Whoa down and find your zen in Montana’s one-and-only Garden of One Thousand Buddhas. Rows of Buddha statues fan out from the large, ornate statue in the center. Many of the smaller Buddhas include dedication plaques to recognize benefactors. Fountains, ponds, and flowers among the statuary add to the tranquility and beauty of the garden. Walk the garden clockwise and respectfully.

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3. The Boiling River

The Boiling River
Source: Flickr/ilya_ktsn

Boiling River flows into the Gardner River just two miles from Yellowstone National Park’s North gate — a fact that many park visitors never realize. The hot water and the cool water flow together, meeting in small, stone pools that create natural hot tubs for soaking. The water from Boiling River flowing from Mammoth Hot Springs is very hot, and visitors must exercise caution before hopping in. This is public land, and free to use as long as you follow the posted rules. The soaking pools close only in the spring during the flooding season.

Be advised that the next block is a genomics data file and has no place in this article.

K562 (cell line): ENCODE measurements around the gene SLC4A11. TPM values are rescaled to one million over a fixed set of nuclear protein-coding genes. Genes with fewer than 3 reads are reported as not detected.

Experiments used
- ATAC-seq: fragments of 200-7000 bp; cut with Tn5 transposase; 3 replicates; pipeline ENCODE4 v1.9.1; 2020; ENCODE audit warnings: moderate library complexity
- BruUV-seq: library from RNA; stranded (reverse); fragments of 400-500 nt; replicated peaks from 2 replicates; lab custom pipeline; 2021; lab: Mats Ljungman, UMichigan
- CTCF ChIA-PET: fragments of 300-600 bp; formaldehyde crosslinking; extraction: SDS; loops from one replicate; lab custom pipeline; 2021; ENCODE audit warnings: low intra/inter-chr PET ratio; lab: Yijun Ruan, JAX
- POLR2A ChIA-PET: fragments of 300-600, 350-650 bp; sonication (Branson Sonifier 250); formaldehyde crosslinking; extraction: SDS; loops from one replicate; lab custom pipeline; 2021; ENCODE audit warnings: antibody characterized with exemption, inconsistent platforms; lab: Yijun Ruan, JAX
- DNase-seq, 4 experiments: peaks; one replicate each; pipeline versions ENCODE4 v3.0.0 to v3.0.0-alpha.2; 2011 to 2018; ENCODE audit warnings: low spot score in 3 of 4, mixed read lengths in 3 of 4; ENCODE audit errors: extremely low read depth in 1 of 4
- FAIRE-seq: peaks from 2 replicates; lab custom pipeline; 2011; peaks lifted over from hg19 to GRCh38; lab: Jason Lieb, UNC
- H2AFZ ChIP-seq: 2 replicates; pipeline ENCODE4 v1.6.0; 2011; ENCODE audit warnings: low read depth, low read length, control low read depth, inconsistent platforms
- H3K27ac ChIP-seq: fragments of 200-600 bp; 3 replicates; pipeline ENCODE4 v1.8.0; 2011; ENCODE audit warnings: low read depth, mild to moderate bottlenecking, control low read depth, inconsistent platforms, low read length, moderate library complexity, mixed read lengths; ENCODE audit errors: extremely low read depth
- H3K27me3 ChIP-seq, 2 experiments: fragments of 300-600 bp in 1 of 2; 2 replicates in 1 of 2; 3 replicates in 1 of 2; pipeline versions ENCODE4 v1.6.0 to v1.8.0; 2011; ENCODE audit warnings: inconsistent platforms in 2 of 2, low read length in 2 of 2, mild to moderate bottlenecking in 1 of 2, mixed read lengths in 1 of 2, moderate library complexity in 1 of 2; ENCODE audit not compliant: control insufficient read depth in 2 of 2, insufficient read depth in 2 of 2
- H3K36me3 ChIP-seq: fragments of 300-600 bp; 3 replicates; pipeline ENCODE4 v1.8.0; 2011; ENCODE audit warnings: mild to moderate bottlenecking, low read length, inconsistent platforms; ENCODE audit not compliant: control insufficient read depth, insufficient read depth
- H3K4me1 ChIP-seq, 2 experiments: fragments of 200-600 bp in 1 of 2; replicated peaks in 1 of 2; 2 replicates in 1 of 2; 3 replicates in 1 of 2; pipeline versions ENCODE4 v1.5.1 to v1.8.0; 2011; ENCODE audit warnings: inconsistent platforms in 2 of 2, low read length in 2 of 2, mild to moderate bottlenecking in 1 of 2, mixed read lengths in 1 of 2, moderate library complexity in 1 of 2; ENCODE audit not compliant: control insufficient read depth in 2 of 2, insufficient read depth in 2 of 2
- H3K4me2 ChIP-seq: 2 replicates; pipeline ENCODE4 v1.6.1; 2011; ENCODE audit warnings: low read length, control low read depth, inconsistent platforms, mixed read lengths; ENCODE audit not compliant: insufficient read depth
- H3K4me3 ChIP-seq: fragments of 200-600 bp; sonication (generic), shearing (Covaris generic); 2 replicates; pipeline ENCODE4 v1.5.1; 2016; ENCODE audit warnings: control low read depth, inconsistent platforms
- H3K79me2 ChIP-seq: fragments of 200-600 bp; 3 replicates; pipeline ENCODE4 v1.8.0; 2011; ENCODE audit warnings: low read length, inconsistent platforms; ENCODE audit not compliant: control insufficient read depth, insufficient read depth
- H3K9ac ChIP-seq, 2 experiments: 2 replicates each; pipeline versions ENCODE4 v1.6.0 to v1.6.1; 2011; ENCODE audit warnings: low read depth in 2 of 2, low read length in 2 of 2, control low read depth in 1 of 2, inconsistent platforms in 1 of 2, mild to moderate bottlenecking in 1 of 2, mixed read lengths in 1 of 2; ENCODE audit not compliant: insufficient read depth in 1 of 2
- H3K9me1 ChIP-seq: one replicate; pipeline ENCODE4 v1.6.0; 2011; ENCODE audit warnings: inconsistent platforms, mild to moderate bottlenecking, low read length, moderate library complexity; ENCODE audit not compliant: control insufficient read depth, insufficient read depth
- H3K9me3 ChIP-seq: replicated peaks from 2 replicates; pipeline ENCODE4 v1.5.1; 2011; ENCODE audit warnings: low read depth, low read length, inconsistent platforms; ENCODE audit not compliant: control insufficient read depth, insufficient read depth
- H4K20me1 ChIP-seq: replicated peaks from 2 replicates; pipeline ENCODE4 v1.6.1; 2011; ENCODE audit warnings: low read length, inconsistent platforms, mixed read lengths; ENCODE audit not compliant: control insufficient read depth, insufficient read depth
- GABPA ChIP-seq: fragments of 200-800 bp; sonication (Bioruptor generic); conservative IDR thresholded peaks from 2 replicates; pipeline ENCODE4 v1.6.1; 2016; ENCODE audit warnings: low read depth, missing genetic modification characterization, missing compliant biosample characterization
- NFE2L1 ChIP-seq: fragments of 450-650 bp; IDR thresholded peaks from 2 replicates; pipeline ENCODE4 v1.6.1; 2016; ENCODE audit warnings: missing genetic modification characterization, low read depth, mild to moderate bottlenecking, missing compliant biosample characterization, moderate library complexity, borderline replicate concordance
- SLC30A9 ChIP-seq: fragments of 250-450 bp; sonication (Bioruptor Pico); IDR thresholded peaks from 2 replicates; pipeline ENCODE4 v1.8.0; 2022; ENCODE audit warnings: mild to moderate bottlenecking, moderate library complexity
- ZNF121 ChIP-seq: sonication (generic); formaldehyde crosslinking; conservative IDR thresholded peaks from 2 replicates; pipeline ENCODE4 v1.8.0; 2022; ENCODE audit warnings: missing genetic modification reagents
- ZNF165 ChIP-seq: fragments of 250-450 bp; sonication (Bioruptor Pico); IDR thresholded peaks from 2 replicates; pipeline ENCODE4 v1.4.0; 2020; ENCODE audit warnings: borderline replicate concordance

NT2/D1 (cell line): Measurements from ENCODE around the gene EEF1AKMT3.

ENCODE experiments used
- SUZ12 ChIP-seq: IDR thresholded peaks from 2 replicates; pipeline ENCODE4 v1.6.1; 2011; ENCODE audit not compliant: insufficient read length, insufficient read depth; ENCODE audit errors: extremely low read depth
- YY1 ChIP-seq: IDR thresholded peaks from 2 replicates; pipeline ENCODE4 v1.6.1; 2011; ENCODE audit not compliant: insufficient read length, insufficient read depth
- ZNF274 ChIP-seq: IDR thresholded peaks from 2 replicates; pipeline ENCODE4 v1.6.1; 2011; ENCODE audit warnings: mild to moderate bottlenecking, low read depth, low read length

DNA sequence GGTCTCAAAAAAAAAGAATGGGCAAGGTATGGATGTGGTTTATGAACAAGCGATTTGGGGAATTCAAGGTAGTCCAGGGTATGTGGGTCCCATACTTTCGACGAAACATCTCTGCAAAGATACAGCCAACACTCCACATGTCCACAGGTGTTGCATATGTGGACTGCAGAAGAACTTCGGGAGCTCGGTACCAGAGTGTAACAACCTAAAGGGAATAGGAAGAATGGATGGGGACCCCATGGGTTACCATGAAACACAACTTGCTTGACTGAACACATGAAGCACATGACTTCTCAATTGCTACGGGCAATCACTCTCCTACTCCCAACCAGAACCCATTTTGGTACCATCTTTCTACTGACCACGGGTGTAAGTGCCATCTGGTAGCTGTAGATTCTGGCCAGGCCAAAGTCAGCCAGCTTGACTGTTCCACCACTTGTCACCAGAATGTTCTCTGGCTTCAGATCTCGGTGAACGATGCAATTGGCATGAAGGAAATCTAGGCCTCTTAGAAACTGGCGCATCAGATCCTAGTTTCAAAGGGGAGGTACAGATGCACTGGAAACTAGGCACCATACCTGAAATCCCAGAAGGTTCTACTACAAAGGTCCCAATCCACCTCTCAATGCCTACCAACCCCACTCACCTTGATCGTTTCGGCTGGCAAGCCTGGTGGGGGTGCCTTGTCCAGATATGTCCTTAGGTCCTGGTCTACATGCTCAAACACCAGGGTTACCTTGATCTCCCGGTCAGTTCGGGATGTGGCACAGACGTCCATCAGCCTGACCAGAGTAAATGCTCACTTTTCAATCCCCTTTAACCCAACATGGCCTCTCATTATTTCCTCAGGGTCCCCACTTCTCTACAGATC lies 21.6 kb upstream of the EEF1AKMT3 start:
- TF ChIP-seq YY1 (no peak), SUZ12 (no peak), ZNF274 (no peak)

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4. The Ringing Rocks, East of Butte

The Ringing Rocks
Source: Flickr/Bureau of Land Management

Pack some hammers for your vacation in Montana to stage your own rock concert. The Ringing Rocks near Butte ring melodically when tapped gently with a hammer. This pile of rocks exists as part of the edge of the Boulder Batholith, a geological formation which reaches from Helena to Dillon, covering roughly 1,900 square miles. The rocks’ composition and connection patterns create the condition that causes the rocks to ring when struck. Scientists say that once removed from the formation, the rocks no longer ring.